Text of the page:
When preparing the farm for the next generation, it’s easy to get wrapped up in the legal pieces and forget the most important one – succession planning. It’s the piece that, without time and effort, will throw everything off track for generations to come. Poor succession planning is the greatest estate tax of all!

While estate planning is the process of making sure you have the legal details covered to minimize tax consequences and transfer assets, succession planning focuses on preparing the next leader(s) to lead. No matter how good you are at tax planning – if your heir has never worked with the farm’s finances or worked with your supplier on seed selection – it’s a problem. Handoffs happen over time, grooming leadership and demonstrating abilities.

You may have seen or experienced these three different kinds of farm handoffs:

  1. The next generation leaves the home farm to start a separate farm.
  2. The next generation is a part of the farm, but they accumulate land of their own and make all the decisions tied to that land.
  3. The next generation is fully integrated into the farm with increasing levels of responsibility.

One of our clients is pursuing the third way. The cousins who farm together recently completed the transitions from their fathers not long ago and are now starting the next transition. While there are three in the operation from the next generation – one, who’s not quite 30, is identified as the next formal leader. They are being very intentional about ensuring that what has been learned over the past generations makes the leap to the next generation. They want the confidence that what they’ve learned from their hard work on the farm doesn’t die with them. So what do they do?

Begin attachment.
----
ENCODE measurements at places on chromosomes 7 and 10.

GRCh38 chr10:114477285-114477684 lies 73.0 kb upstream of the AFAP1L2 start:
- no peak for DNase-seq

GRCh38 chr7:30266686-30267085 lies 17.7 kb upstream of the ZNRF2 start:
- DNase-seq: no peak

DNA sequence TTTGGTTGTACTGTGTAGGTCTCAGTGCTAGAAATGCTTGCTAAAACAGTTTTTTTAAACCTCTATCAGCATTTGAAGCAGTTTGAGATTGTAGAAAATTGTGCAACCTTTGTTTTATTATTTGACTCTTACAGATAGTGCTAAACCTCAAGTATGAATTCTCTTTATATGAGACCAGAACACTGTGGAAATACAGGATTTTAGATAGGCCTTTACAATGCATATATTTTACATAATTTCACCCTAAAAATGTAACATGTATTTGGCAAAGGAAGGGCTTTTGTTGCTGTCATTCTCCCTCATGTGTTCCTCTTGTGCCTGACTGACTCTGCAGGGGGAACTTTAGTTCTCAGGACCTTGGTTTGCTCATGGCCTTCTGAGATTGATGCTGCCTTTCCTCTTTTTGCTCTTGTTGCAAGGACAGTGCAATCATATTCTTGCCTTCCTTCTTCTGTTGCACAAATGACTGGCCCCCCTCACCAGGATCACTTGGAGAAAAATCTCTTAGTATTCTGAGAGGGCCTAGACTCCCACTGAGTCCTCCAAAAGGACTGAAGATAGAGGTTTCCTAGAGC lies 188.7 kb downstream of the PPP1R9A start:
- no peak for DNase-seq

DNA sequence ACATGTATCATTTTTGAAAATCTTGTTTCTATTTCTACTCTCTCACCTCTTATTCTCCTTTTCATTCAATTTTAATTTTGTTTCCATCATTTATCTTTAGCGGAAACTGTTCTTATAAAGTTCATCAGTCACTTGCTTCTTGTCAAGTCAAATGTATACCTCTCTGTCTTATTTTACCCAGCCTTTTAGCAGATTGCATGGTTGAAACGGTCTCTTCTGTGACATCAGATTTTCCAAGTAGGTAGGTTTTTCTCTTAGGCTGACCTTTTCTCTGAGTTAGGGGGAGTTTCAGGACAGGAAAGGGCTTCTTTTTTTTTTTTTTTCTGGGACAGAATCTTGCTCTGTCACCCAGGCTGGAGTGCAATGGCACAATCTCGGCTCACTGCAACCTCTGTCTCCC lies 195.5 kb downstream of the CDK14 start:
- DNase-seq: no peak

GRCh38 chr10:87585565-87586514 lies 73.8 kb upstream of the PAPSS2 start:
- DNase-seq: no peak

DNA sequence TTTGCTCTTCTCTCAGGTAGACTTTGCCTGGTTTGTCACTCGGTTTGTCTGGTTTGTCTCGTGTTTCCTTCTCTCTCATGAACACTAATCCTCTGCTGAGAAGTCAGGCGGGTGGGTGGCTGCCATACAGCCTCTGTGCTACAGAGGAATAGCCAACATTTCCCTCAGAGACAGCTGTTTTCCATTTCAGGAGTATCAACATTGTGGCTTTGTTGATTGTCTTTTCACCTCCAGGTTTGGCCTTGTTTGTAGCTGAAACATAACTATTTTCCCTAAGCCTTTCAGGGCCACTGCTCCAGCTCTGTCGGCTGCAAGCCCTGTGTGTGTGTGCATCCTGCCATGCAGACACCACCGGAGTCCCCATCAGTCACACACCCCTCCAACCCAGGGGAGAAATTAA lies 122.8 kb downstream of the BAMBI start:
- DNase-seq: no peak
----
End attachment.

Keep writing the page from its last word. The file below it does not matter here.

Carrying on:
Meetings with the seed supplier, banker and machinery dealer all have a lot of people involved. They call it intentional redundancy. The current decision-makers and the next generation are all at the table, one doing business, the other learning. This is how the current generation learned its skills, and it provided them with a great format to transfer knowledge.

Today, the consequences of our decisions (both good and bad) are bigger than they were a generation ago – so the experience of being “at the table,” connected to a new business perspective can be a great advantage to the future of your farm.

Assignment

  1. Assess your attitude about developing the next generation. It’s hard to do anything well if it isn’t a priority.
  2. Discuss which path is best for your farm – a separate “field” approach or an integrated farm approach.
  3. List the top five competencies that the current generation has or would like to have. Maybe there are things you admire in other successful farms.
  4. Attach two activities to each competency that would build exposure and understanding.
  5. Review how you are doing every quarter.